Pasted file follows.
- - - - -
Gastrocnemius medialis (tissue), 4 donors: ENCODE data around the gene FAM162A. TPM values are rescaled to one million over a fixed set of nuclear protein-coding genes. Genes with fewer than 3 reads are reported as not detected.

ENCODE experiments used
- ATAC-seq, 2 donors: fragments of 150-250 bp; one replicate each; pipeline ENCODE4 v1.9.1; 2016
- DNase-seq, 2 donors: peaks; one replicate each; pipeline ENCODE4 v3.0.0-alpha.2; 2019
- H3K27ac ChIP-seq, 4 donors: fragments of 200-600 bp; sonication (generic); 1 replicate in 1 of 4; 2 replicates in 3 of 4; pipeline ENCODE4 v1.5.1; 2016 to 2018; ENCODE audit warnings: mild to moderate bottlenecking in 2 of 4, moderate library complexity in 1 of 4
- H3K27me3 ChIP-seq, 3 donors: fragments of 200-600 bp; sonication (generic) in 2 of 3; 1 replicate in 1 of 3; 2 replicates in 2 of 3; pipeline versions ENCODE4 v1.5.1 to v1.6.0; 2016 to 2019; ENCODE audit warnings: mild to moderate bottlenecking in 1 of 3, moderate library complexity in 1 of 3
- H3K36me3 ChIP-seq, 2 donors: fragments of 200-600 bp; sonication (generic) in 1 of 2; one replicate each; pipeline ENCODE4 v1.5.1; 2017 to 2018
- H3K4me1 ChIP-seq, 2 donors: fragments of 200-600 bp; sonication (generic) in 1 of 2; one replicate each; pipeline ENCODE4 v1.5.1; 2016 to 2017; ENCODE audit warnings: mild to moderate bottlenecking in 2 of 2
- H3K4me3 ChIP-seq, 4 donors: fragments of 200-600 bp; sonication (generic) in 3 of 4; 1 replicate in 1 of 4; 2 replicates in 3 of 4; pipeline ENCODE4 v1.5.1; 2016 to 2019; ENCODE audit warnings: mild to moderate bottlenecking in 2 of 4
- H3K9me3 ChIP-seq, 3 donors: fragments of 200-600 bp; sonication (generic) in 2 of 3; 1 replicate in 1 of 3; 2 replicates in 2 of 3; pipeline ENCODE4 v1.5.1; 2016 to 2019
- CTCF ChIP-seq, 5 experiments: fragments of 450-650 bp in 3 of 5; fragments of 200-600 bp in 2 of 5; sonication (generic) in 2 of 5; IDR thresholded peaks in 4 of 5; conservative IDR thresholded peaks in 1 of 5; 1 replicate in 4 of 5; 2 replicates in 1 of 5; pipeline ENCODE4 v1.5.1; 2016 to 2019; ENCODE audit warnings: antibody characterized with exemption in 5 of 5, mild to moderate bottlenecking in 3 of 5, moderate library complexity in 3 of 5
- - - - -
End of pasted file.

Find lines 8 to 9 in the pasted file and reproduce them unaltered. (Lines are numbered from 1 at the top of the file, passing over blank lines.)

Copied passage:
- H3K4me1 ChIP-seq, 2 donors: fragments of 200-600 bp; sonication (generic) in 1 of 2; one replicate each; pipeline ENCODE4 v1.5.1; 2016 to 2017; ENCODE audit warnings: mild to moderate bottlenecking in 2 of 2
- H3K4me3 ChIP-seq, 4 donors: fragments of 200-600 bp; sonication (generic) in 3 of 4; 1 replicate in 1 of 4; 2 replicates in 3 of 4; pipeline ENCODE4 v1.5.1; 2016 to 2019; ENCODE audit warnings: mild to moderate bottlenecking in 2 of 4